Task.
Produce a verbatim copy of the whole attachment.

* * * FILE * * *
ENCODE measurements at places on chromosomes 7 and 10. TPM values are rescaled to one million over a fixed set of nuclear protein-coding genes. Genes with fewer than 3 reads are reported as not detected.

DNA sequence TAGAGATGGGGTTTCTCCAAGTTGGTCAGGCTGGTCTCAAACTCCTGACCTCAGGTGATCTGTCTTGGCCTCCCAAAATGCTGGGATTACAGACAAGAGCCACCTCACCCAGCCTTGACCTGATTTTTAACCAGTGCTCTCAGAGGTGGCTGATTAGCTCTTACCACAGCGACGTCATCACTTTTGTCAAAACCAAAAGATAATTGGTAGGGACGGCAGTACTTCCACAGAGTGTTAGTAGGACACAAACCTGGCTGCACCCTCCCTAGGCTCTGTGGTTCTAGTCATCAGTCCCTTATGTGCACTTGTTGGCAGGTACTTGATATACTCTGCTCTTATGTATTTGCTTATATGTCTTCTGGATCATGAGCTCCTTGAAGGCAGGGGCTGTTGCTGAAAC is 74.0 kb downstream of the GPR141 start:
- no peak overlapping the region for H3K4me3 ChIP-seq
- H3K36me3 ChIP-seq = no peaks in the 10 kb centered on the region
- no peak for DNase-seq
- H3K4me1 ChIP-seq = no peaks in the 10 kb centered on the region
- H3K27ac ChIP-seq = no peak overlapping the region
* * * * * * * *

ENCODE measurements at places on chromosomes 7 and 10. TPM values are rescaled to one million over a fixed set of nuclear protein-coding genes. Genes with fewer than 3 reads are reported as not detected.

DNA sequence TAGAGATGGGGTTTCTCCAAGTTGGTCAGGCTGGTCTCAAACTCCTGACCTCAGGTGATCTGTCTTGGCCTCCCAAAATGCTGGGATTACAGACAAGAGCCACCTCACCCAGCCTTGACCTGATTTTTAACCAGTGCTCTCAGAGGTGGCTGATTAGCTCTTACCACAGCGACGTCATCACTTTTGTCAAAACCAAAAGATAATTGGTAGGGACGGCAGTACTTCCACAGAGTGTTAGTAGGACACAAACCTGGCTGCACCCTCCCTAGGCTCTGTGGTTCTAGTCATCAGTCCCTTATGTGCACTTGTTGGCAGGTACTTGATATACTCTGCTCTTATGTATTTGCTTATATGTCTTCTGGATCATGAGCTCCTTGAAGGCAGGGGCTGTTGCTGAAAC is 74.0 kb downstream of the GPR141 start:
- no peak overlapping the region for H3K4me3 ChIP-seq
- H3K36me3 ChIP-seq = no peaks in the 10 kb centered on the region
- no peak for DNase-seq
- H3K4me1 ChIP-seq = no peaks in the 10 kb centered on the region
- H3K27ac ChIP-seq = no peak overlapping the region